SUGAR SYMPOSIUM: DIVERSIFICATION AND THE BURDEN OF SUGAR TO JAMAICA

Reading Time: 12 minutes

Mr Chairman, Ladies and Gentlemen, I am glad that Mr. Brown tried to rescue the debate from the degeneration that Sir Robert Kirkwood set about to achieve. To my mind, it is the highest degree of impertinence for a man such as Kirkwood to come here tonight to tell us that he has no facts and figures to present to us, and to accuse Mr. Brewster of misinterpreting facts.

Before I go on to give him some of the facts which I have and the sources I have got them from, let me read for you one paragraph of Mr. Brewster’s article to which Kirkwood refers:

“Before doing so we should state two of the strategies which are posed in connection with sugar. Confusion on these questions have led to half-true statements and therefore to incorrect conclusions. The strongest alternative, I think, is that the sugar industry should be completely abandoned at once. We should be thankful if others do it for us. The logic of this approach is to create such extreme shock conditions (the only possibly effective stimulus to West Indian governments, in this view) that of necessity we would find, rather quickly, what the alternative activities are. In the course of finding these a new type of social, economic (and political) organisation would; by the very nature of the problem, become necessary. This approach has not gained widespread acceptance though some writers wish to give the impression that it is the only viewpoint tolerated by modern economists in the Caribbean.”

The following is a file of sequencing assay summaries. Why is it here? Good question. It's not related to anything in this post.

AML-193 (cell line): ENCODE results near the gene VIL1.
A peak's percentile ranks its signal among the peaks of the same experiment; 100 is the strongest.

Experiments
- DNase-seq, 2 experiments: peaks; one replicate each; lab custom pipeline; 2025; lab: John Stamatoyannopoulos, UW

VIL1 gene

The less extreme strategy Mr. Brewster goes on to state:

“Its implementation is a process which must take time, whatever be the political system in operation. It is not a matter of a lightning transformation.”

On the evidence of this it seems to me that Mr. Brewster has a strong case for taking Mr. Kirkwood to court tomorrow.

I shall now return to the substance of my paper.

Previous to Mr. Kirkwood’s contribution I had been reluctant to quote the source of my facts. Now I shall dispense with any such reluctance and tell you that most of the statistical information comes from the Mordecai Report and that a great deal of this information was supplied by the Sugar Manufacturers’ Association.